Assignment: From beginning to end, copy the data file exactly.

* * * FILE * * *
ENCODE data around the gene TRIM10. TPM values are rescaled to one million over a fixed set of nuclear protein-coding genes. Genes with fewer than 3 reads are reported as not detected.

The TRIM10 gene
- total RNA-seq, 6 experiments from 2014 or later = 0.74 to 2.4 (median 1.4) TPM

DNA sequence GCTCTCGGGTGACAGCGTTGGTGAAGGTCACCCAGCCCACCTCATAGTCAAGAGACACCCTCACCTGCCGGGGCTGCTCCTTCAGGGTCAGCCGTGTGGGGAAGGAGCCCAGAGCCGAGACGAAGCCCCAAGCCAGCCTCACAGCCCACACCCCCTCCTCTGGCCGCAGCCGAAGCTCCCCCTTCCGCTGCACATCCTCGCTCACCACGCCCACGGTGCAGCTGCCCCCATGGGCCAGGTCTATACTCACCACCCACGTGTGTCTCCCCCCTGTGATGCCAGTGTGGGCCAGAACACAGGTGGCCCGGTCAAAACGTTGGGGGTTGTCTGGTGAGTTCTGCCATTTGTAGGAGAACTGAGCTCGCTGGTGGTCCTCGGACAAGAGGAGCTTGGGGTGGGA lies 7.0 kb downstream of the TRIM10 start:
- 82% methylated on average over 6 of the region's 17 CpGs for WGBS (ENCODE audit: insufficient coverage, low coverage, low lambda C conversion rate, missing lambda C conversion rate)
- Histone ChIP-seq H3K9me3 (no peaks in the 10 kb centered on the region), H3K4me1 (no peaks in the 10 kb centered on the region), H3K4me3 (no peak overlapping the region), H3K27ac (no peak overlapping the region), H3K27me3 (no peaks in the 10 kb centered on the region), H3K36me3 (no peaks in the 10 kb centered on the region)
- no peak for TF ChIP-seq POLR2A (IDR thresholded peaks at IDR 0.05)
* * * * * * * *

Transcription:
ENCODE data around the gene TRIM10. TPM values are rescaled to one million over a fixed set of nuclear protein-coding genes. Genes with fewer than 3 reads are reported as not detected.

The TRIM10 gene
- total RNA-seq, 6 experiments from 2014 or later = 0.74 to 2.4 (median 1.4) TPM

DNA sequence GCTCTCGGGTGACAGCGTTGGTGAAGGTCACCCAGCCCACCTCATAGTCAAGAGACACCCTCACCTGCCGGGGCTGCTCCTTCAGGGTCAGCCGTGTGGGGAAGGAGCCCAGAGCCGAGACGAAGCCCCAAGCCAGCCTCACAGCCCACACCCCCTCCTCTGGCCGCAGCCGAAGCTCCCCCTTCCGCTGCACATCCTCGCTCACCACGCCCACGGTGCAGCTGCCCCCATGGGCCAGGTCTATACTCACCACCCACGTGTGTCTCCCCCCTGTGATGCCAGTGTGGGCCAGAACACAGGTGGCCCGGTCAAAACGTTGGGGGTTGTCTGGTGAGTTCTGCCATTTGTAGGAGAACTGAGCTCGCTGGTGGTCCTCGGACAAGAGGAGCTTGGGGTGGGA lies 7.0 kb downstream of the TRIM10 start:
- 82% methylated on average over 6 of the region's 17 CpGs for WGBS (ENCODE audit: insufficient coverage, low coverage, low lambda C conversion rate, missing lambda C conversion rate)
- Histone ChIP-seq H3K9me3 (no peaks in the 10 kb centered on the region), H3K4me1 (no peaks in the 10 kb centered on the region), H3K4me3 (no peak overlapping the region), H3K27ac (no peak overlapping the region), H3K27me3 (no peaks in the 10 kb centered on the region), H3K36me3 (no peaks in the 10 kb centered on the region)
- no peak for TF ChIP-seq POLR2A (IDR thresholded peaks at IDR 0.05)